The race of the world is a meaningless race

The Word of God in the Epistle to the Hebrews speaks of a race (in the modern translation – “distance” (translation “Word of Life”) or “race” (translation of V.N.) which we Christians should cover:

Hebrews 12:1-2 (Word of Life translation):
“Therefore, let’s … let’s patiently cover the distance measured out for us. Let’s keep our eyes on Jesus. He is the beginning and end of our faith. For the sake of future joy, He endured death on the cross, humiliation and disgrace, and now sits on the right side of God’s throne.

The distance of faith we have to run is the distance we have to run patiently with our eyes on Jesus. This is a race whose goal and end is Jesus Christ. This is a Christian run. From Paul’s words here, besides this, we can learn the following: not all of us who call ourselves Christians are running this race. Otherwise, why then this exhortation: “Therefore, LET’S … cover”? The question I want to ask all of us today is: what distance do we run? Is there any other distance?

Pointless race

I found this term in a very good Christian book that I am currently reading. It’s called “The Man in the Mirror”. Parallel to the distance of a Christian, there is another distance – the distance of this world, the ultimate goal of which is not Jesus Christ, and the views of those who overcome it are not focused on Him. On the contrary, it is a distance with different empty “goals”. It is a race for financial and career success, self-realization, more material possessions, bigger and better homes, more income, more power and influence. This is a race for the sake of “a good, beautiful and temperate life.” Millions of people run this distance every day, flooding hypermarkets, filling their homes with all sorts of different things they rarely use. In this race, people run into debt in order to satisfy their desire for a “good, beautiful and temperate life,” a life of “financial well-being and personal (self-interested) peace.” What awaits them at the finish line? Emptiness, loss of direction and stress. Shopping has become common activity among Christians. We go shopping, and often by that we don’t mean buying what we need, but getting the joy we think there is in buying things.

So there are two races: the first is the race of the Christian, the race of faith, in which they run with their eyes on Jesus. This is the way of living in obedience to the Word of God. This distance is completely opposite to another distance, the distance of materialism, consumerism and secularization*, the distance of this world. However, while we as believers should be more aware, we often fall prey to secularization, materialism, and consumerism. You see, secularism prevails in this world, the religion of godless humanists who have replaced our values ​​with counterfeits. And many of us have converted to their faith. We hear constant appeals from TV screens, Internet pages, on the news, from the lips of colleagues at work … the gospel of consumerism and secularism is being preached. And many of us Christians believe these calls! The damage to the Gospel message also contributes to this, and as a result, the price of following Christ no longer seems so high. For many of us who claim to be Christians, the God we believe in is not at all the one the Bible says He is. We believe that God is like a grandfather who pampers us with gifts. We believe in a God who loves and gives, but not in a Holy God. Therefore, we begin to expect from God not only the fulfillment of our own needs (which is quite justified), but also help in this meaningless race. We need both God and this world, but neither is possible. James says:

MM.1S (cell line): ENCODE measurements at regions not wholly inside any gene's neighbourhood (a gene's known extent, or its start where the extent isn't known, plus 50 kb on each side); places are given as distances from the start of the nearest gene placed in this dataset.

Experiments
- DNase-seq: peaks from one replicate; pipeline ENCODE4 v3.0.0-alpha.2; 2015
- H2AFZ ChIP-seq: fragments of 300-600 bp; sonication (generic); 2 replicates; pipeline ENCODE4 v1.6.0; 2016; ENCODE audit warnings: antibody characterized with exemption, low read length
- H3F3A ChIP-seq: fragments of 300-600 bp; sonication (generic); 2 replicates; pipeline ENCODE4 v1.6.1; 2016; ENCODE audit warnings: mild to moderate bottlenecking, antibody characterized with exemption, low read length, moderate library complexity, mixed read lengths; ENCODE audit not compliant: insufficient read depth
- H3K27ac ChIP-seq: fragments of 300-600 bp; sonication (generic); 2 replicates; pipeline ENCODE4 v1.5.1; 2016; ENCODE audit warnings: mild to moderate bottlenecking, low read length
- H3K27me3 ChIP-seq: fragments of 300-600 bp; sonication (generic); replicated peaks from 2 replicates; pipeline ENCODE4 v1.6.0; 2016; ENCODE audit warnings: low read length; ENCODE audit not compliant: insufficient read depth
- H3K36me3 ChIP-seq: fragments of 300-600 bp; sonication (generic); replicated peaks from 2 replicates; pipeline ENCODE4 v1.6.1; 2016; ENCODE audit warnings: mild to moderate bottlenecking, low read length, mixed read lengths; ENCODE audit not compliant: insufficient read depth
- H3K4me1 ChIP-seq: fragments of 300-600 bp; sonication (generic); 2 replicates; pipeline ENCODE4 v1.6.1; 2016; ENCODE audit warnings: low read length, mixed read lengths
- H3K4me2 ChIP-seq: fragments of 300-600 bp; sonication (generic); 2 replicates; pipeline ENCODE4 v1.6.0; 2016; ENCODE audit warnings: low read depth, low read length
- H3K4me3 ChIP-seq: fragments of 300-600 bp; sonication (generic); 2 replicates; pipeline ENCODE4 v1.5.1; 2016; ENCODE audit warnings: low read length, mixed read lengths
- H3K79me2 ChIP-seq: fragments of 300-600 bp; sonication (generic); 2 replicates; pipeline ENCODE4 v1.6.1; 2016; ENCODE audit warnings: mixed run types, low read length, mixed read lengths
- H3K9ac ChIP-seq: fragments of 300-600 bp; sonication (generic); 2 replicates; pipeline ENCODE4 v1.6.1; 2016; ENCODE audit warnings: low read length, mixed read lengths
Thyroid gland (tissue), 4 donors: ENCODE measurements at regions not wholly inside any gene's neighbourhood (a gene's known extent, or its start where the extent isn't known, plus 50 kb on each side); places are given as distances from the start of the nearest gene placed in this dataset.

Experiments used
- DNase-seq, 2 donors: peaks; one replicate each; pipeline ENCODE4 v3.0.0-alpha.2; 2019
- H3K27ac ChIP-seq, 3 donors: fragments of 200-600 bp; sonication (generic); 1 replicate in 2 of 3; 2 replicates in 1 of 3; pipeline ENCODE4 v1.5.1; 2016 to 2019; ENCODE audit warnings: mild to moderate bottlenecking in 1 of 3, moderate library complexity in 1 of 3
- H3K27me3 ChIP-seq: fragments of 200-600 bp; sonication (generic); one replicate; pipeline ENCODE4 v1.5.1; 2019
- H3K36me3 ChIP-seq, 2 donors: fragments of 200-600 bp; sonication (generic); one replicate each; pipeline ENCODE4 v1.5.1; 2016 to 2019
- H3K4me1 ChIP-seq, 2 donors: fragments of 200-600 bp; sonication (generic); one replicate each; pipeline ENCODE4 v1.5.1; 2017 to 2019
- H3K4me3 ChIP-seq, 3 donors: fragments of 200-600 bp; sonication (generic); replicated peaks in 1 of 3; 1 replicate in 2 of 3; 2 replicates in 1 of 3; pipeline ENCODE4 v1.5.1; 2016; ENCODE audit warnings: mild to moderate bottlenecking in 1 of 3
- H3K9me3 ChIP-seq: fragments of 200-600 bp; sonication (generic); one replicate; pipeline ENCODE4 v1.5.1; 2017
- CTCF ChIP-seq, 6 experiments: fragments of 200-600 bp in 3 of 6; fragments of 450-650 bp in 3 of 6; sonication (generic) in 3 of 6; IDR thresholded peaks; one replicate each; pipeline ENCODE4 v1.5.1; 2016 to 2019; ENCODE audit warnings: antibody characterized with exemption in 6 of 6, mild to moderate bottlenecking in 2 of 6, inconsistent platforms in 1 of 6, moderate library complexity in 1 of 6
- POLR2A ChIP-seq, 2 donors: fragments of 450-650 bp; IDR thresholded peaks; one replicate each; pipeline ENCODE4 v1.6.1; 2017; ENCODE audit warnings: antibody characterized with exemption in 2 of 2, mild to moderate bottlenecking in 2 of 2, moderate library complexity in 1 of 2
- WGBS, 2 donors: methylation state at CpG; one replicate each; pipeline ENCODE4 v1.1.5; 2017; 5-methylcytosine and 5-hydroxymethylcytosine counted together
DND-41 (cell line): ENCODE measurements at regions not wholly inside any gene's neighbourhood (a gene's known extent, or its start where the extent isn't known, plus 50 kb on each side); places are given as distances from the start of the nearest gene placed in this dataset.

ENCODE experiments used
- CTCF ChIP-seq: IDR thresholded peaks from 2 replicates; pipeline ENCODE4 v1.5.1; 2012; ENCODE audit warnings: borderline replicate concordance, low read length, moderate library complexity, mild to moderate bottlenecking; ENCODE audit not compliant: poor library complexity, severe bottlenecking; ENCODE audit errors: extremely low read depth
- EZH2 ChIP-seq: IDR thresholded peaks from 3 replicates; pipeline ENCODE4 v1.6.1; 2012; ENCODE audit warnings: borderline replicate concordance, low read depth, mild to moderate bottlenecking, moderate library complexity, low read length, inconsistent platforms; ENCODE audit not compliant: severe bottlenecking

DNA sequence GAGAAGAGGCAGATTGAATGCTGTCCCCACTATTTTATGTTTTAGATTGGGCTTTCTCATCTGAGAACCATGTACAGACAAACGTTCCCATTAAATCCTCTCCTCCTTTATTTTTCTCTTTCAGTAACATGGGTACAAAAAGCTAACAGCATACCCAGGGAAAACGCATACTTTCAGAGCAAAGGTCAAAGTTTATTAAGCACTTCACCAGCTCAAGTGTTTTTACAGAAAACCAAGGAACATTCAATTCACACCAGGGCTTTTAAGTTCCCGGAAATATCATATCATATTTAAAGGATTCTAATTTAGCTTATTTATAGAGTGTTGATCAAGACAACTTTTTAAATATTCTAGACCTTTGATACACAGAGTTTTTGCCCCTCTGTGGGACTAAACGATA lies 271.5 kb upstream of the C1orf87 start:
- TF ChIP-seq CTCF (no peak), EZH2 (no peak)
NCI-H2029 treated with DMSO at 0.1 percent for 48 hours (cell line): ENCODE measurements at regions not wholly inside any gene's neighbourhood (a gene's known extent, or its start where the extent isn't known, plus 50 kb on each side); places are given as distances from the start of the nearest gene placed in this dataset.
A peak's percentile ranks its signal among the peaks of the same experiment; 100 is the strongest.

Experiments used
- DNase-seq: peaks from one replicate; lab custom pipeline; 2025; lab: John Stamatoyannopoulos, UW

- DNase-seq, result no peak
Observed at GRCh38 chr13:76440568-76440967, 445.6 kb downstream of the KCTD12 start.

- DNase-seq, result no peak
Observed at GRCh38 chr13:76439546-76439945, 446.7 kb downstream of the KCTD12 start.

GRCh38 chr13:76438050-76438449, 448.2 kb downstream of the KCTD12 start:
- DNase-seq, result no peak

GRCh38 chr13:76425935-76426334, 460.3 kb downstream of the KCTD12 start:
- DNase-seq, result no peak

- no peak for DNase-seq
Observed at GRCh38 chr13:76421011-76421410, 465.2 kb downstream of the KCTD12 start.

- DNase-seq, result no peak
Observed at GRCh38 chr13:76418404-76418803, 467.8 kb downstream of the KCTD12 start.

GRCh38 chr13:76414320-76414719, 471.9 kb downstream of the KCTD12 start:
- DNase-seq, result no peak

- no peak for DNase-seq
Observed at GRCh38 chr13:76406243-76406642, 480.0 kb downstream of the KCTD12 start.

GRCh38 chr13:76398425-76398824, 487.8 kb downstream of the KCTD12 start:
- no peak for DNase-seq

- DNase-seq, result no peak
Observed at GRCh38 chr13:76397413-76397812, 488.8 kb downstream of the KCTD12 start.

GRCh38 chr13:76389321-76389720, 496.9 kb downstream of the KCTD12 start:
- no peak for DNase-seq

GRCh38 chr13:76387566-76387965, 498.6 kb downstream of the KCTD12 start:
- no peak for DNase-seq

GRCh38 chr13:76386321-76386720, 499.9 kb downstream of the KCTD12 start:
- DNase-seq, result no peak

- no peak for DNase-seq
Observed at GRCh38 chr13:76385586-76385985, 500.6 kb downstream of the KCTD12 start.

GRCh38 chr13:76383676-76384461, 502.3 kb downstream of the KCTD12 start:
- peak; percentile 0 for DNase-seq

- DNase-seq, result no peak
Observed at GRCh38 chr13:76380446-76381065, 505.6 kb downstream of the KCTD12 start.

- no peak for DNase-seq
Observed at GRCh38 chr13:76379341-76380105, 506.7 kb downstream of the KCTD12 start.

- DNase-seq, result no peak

James 4:4
“Adulterers and adulteresses! Do you not know that friendship with the world is enmity with God? Whoever therefore wants to be a friend of the world makes himself an enemy of God.”

It is impossible to run two distances at the same time. You cannot serve two masters. You will have to choose one of the two and the first step should be to realize which race I am running. Yes, we go to church every Sunday. But in itself this does not mean anything. Many of us go to church without knowing what we are doing it for and on Monday we don’t remember what the Sunday sermon was about. I believe that the best indicator of what our race is like is what our hearts are saying or rather what the Spirit of God is saying in our heart. Do we feel the fullness of the power and life of God, or the emptiness and loss of direction? Drawing closer to God brings life. Approaching the world brings death. Which God do you believe? The one who is only kind to you, always pampers you with gifts and blessings? And what will you do if God does not meet your requirements, if the prayer remains unanswered and the desire is not fulfilled? Maybe you are in debt, in the grip of the hydra of materialism, consumerism and secularism? What would you do if being a Christian would cost you so much more? If you had to stand up for your faith at work or in society?